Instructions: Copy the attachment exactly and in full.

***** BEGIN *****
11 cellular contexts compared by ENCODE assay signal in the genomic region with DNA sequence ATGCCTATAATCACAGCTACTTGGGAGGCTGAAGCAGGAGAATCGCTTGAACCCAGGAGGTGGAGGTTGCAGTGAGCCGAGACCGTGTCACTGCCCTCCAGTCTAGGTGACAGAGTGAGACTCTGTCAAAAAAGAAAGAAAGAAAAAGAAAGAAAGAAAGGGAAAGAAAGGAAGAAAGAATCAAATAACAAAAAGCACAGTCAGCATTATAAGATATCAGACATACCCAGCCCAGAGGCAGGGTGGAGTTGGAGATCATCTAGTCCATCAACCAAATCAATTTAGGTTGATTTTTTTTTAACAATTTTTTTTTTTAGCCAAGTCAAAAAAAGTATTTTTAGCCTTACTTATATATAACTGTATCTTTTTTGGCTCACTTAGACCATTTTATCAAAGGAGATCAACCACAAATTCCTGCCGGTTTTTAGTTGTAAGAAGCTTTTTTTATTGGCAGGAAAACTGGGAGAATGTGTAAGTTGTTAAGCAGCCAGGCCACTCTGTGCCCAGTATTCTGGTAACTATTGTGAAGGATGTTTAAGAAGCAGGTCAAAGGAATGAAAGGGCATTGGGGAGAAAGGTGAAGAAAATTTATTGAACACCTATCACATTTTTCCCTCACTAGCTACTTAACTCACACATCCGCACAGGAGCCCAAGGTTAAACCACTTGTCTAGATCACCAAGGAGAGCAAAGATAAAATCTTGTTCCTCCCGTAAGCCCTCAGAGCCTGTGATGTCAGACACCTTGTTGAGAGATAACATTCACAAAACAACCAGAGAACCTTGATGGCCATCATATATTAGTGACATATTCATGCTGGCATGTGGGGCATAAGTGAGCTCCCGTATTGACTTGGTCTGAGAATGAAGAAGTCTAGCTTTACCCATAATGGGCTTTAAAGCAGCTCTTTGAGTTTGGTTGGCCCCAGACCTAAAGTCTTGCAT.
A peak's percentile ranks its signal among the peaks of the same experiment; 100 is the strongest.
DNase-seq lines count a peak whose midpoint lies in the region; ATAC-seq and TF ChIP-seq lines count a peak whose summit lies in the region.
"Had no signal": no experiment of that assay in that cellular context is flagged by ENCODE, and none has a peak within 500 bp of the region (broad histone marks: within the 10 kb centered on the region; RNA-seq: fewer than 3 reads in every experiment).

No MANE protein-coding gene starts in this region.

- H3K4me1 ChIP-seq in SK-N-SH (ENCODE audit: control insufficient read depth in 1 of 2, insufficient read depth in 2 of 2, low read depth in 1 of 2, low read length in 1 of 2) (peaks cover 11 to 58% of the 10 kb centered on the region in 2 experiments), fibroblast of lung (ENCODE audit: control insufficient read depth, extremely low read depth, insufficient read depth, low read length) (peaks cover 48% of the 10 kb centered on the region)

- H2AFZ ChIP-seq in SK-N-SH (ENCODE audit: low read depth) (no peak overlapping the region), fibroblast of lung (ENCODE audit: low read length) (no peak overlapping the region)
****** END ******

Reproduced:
11 cellular contexts compared by ENCODE assay signal in the genomic region with DNA sequence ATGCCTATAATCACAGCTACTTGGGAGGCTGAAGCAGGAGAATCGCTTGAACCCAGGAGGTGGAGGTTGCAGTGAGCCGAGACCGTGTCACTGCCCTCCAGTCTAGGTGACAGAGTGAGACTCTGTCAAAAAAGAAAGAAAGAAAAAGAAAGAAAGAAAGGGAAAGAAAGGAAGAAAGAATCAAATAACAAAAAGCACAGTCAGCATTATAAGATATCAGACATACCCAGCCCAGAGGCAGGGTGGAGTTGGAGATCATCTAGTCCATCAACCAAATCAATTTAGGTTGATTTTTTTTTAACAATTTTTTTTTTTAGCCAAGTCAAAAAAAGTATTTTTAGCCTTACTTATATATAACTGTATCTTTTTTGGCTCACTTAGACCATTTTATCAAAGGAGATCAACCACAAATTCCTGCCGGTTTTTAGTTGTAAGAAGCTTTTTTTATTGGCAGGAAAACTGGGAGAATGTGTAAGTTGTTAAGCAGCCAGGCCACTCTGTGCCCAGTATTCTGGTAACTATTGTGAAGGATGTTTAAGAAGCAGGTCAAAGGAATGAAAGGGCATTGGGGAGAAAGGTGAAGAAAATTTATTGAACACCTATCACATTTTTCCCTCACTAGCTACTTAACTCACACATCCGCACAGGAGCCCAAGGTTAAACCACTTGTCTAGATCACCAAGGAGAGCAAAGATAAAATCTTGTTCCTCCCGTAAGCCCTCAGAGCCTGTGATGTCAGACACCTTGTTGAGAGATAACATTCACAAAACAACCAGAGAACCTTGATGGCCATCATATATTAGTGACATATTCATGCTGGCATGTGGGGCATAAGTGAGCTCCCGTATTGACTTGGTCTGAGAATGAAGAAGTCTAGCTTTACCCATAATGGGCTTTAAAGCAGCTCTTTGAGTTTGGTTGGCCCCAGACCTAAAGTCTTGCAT.
A peak's percentile ranks its signal among the peaks of the same experiment; 100 is the strongest.
DNase-seq lines count a peak whose midpoint lies in the region; ATAC-seq and TF ChIP-seq lines count a peak whose summit lies in the region.
"Had no signal": no experiment of that assay in that cellular context is flagged by ENCODE, and none has a peak within 500 bp of the region (broad histone marks: within the 10 kb centered on the region; RNA-seq: fewer than 3 reads in every experiment).

No MANE protein-coding gene starts in this region.

- H3K4me1 ChIP-seq in SK-N-SH (ENCODE audit: control insufficient read depth in 1 of 2, insufficient read depth in 2 of 2, low read depth in 1 of 2, low read length in 1 of 2) (peaks cover 11 to 58% of the 10 kb centered on the region in 2 experiments), fibroblast of lung (ENCODE audit: control insufficient read depth, extremely low read depth, insufficient read depth, low read length) (peaks cover 48% of the 10 kb centered on the region)

- H2AFZ ChIP-seq in SK-N-SH (ENCODE audit: low read depth) (no peak overlapping the region), fibroblast of lung (ENCODE audit: low read length) (no peak overlapping the region)